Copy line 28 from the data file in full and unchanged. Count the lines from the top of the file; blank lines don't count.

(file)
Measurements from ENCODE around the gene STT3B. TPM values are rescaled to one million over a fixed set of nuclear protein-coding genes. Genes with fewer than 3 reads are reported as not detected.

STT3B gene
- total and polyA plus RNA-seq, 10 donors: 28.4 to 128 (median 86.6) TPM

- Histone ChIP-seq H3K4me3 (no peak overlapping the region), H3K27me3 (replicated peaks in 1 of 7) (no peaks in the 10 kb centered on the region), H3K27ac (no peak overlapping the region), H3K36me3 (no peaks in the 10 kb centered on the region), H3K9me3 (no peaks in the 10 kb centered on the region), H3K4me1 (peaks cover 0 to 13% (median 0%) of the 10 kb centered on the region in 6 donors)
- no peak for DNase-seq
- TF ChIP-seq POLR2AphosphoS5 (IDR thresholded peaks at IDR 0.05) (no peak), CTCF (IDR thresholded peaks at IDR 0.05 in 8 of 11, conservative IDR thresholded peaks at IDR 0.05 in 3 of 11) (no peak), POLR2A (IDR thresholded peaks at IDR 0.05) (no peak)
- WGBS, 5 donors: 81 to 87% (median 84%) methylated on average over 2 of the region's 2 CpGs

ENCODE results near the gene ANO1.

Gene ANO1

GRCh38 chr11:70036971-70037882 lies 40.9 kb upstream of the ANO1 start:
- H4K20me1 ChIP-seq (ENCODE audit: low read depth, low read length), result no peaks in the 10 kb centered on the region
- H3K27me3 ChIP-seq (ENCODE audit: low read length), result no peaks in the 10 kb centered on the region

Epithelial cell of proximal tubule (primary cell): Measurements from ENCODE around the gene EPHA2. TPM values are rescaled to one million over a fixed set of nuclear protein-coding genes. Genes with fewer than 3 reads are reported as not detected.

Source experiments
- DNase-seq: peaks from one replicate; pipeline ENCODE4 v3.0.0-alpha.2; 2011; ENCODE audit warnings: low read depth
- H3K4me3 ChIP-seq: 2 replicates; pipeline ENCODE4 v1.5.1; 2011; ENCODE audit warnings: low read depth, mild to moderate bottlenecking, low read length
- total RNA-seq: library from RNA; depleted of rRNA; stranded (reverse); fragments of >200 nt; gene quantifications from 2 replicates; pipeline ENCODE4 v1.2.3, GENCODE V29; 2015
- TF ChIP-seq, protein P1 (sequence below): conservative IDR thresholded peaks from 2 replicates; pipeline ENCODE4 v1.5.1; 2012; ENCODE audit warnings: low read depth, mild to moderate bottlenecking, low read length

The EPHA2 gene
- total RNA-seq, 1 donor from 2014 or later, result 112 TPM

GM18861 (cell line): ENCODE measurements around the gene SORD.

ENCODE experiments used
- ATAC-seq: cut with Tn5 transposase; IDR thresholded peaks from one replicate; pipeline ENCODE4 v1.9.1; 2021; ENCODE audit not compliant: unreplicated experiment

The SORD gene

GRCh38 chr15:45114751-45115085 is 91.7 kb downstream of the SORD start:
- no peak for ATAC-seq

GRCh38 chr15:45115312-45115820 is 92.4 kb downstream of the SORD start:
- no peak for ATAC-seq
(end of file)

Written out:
- no peak for ATAC-seq